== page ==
Yes, being part of law society is a good idea as these societies often have networking events as well as chances to learn more about careers within law. In addition, university career departments often have information about getting into law for both those studying law and non-law degrees. For example, in the University of Southampton, there was a week which was all about getting into a law and involved lots of speakers coming in to discuss their experiences.

Hope this helps,
Gulcin
2nd Year PPE Student
University of Southampton
Original post by Rocky11111
Thanks for your advice. What level maths would you say id need to meet in order to persue a high ranking economist position? Would you reccomend an A level in maths or could i go straight into a course for uni? Im thinking of maybe doing a law conversion course if it doesnt suit me.
What do you mean by a high ranking economist position? As in a good university course, or a good economist job after graduation?
Original post by Rocky11111
Hi, I am going into university soon and need to decide whether to study Economics or Law. Do any people with an Economics degree regret getting one? How hard is it to get a job within that industry? I don't want to spend three years of my life getting a degree to then just teach in schools.
Hey @Rocky11111,

Sorry I'm a bit late to the chat. I thought it would've been better for an actual professional to respond, but I realised I can also lend some of my own experiences with the alumni here at the University who have given talks on their work to help you out.
The great thing about Economics is it's versatility. You can study a broad range of topics from historical economics, to development economics, to financial and policy economics, to the economics of science, behavioural economics, environmental economics, and so on! It's broadly applicable essentially everywhere.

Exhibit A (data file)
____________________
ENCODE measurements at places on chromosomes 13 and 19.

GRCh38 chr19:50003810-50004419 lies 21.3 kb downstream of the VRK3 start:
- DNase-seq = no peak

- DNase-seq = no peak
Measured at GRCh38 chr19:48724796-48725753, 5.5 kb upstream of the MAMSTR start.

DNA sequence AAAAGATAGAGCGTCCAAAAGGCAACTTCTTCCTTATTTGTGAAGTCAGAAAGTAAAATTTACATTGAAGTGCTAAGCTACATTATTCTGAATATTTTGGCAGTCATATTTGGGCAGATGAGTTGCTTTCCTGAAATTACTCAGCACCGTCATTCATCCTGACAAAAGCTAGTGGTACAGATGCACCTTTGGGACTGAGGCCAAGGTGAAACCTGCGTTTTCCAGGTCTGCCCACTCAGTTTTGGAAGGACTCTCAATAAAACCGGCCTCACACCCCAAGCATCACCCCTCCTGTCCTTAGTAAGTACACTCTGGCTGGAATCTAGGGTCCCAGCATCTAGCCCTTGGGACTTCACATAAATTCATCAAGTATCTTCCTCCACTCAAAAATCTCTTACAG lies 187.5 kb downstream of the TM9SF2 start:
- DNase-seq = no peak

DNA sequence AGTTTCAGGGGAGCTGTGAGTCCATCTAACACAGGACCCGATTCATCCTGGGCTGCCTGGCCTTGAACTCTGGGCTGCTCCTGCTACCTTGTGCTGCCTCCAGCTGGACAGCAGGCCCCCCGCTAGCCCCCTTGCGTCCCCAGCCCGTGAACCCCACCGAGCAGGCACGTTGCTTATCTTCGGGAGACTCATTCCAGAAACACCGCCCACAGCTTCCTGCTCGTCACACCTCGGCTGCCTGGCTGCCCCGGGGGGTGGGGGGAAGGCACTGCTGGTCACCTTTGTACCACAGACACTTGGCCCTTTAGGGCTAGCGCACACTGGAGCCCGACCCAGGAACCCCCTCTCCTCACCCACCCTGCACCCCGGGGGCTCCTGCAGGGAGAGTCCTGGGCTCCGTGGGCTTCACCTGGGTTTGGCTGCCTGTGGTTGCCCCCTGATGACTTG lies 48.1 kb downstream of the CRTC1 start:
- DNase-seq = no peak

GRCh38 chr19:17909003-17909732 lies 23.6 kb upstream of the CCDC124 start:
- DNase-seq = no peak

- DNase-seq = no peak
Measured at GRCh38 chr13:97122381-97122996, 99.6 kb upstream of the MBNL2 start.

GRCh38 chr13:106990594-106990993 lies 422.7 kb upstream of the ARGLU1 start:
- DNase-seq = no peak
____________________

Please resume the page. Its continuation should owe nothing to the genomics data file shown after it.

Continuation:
During my time here, I've attended talks from alumni who went on to careers in diverse sectors, far beyond just teaching! Here are just a few examples:

β€’

Finance: Many alumni landed jobs in the heart of the financial world, working in investment banking, risk management, and financial analysis for major companies in London or even abroad. Of course these are some of the classic jobs people think of when they hear economics.

β€’

Government and Regulation: Economics graduates are highly sought-after in government agencies dealing with economic policy, regulation, and international trade. The thing to note though is that there are a huge number of these departments, not just ranging from the Treasury or Business, but essentially all of them will require economists to help out with balancing priorities and understanding where to invest time and energy into different projects. The Competition and Markets authority also gave a talk here, demonstrating the modelling they used for a high-end case in questioning a possible case of a company monopolising.

β€’

International Development and Sustainability: Some alumni as well as professors have channeled their economic knowledge into tackling global challenges. They now work for agricultural organizations, NGOs, or even travel the world for international development projects and environmental ones as well.

β€’